Research Article: The PRISMA Statement for Reporting Systematic Reviews and Meta-Analyses of Studies That Evaluate Health Care Interventions: Explanation and Elaboration

Date Published: July 21, 2009

Publisher: Public Library of Science

Author(s): Alessandro Liberati, Douglas G. Altman, Jennifer Tetzlaff, Cynthia Mulrow, Peter C. Gøtzsche, John P. A. Ioannidis, Mike Clarke, P. J. Devereaux, Jos Kleijnen, David Moher

Abstract: Alessandro Liberati and colleagues present an Explanation and Elaboration of the PRISMA Statement, updated guidelines for the reporting of systematic reviews and meta-analyses.

Partial Text: Systematic reviews and meta-analyses are essential tools for summarizing evidence accurately and reliably. They help clinicians keep up-to-date; provide evidence for policy makers to judge risks, benefits, and harms of health care behaviors and interventions; gather together and summarize related research for patients and their carers; provide a starting point for clinical practice guideline developers; provide summaries of previous research for funders wishing to support new research [1]; and help editors judge the merits of publishing reports of new studies [2]. Recent data suggest that at least 2,500 new systematic reviews reported in English are indexed in MEDLINE annually [3].

The QUOROM Statement, developed in 1996 and published in 1999 [8], was conceived as a reporting guidance for authors reporting a meta-analysis of randomized trials. Since then, much has happened. First, knowledge about the conduct and reporting of systematic reviews has expanded considerably. For example, The Cochrane Library’s Methodology Register (which includes reports of studies relevant to the methods for systematic reviews) now contains more than 11,000 entries (March 2009). Second, there have been many conceptual advances, such as “outcome-level” assessments of the risk of bias [10],[11], that apply to systematic reviews. Third, authors have increasingly used systematic reviews to summarize evidence other than that provided by randomized trials.

The PRISMA Statement was developed by a group of 29 review authors, methodologists, clinicians, medical editors, and consumers [12]. They attended a three-day meeting in 2005 and participated in extensive post-meeting electronic correspondence. A consensus process that was informed by evidence, whenever possible, was used to develop a 27-item checklist (Table 1; see also Text S1 for a downloadable template checklist for researchers to re-use) and a four-phase flow diagram (Figure 1; see Figure S1 for a downloadable template document for researchers to re-use). Items deemed essential for transparent reporting of a systematic review were included in the checklist. The flow diagram originally proposed by QUOROM was also modified to show numbers of identified records, excluded articles, and included studies. After 11 revisions the group approved the checklist, flow diagram, and this explanatory paper.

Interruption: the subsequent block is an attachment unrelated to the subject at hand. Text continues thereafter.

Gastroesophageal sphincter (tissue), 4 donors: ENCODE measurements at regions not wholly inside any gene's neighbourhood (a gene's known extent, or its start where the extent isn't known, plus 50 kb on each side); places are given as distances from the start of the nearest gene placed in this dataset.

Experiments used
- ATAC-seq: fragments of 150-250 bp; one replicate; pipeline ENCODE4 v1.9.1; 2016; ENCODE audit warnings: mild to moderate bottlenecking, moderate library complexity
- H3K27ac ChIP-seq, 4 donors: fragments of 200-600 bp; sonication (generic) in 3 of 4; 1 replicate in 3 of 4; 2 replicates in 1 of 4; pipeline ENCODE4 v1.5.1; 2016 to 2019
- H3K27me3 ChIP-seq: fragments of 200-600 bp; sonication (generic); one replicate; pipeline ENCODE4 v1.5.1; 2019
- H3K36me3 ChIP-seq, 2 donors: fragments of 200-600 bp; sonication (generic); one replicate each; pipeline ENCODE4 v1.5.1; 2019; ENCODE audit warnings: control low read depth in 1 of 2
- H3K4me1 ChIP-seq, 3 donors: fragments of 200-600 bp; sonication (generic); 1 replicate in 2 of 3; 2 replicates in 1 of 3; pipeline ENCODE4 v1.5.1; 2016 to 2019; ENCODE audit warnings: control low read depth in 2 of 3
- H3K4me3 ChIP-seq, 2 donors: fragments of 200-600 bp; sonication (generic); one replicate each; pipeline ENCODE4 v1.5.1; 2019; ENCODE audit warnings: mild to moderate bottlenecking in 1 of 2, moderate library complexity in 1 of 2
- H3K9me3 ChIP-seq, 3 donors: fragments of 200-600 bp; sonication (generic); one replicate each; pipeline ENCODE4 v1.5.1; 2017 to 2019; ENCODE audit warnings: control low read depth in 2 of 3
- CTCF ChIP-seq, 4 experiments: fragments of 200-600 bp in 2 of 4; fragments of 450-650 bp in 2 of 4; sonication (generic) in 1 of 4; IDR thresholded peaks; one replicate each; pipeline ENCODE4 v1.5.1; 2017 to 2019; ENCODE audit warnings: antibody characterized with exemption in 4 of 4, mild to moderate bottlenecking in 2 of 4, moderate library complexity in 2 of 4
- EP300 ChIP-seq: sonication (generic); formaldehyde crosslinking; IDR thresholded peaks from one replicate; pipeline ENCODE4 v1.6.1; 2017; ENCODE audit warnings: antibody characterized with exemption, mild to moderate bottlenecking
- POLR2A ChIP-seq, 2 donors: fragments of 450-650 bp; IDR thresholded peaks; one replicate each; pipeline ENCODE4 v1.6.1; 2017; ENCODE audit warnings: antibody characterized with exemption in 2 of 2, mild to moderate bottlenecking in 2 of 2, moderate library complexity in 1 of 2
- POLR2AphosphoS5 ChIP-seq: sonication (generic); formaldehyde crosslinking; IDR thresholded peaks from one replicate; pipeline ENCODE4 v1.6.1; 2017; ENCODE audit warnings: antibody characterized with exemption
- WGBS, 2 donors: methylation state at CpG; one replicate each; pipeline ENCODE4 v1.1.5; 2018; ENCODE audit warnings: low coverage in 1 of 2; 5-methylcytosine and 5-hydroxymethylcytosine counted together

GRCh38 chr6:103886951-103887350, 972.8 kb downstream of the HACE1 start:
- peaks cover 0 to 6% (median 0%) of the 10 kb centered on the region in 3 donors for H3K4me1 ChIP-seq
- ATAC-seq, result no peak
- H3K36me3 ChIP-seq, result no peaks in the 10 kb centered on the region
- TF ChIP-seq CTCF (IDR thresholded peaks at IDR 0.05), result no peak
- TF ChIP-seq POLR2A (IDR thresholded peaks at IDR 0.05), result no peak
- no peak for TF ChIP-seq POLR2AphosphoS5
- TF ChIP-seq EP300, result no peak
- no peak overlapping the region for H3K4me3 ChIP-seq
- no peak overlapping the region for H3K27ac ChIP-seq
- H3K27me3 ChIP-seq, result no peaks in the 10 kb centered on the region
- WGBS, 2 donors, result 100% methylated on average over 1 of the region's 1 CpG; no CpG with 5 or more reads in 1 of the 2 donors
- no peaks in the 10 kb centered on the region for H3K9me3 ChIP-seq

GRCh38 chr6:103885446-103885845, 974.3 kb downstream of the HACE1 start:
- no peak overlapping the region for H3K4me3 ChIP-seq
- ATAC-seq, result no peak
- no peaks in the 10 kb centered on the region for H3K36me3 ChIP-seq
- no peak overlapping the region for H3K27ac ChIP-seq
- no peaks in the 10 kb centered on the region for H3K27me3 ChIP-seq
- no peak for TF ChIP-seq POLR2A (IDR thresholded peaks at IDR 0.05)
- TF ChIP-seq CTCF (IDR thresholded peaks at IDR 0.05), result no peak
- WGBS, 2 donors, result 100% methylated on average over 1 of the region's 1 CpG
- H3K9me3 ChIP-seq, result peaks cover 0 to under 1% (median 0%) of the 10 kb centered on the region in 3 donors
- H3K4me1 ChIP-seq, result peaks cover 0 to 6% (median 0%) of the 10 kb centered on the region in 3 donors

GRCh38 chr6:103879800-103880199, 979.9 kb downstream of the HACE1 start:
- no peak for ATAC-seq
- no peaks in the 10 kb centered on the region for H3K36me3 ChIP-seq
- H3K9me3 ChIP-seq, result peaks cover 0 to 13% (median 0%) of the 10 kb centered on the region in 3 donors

PRISMA focuses on ways in which authors can ensure the transparent and complete reporting of systematic reviews and meta-analyses. It does not address directly or in a detailed manner the conduct of systematic reviews, for which other guides are available [13],[14],[15],[16].

We modeled this Explanation and Elaboration document after those prepared for other reporting guidelines [17],[18],[19]. To maximize the benefit of this document, we encourage people to read it in conjunction with the PRISMA Statement [11].

The PRISMA Statement and this document have focused on systematic reviews of reports of randomized trials. Other study designs, including non-randomized studies, quasi-experimental studies, and interrupted time series, are included in some systematic reviews that evaluate the effects of health care interventions [172],[173]. The methods of these reviews may differ to varying degrees from the typical intervention review, for example regarding the literature search, data abstraction, assessment of risk of bias, and analysis methods. As such, their reporting demands might also differ from what we have described here. A useful principle is for systematic review authors to ensure that their methods are reported with adequate clarity and transparency to enable readers to critically judge the available evidence and replicate or update the research.

We developed the PRISMA Statement using an approach for developing reporting guidelines that has evolved over several years [178]. The overall aim of PRISMA is to help ensure the clarity and transparency of reporting of systematic reviews, and recent data indicate that this reporting guidance is much needed [3]. PRISMA is not intended to be a quality assessment tool and it should not be used as such.



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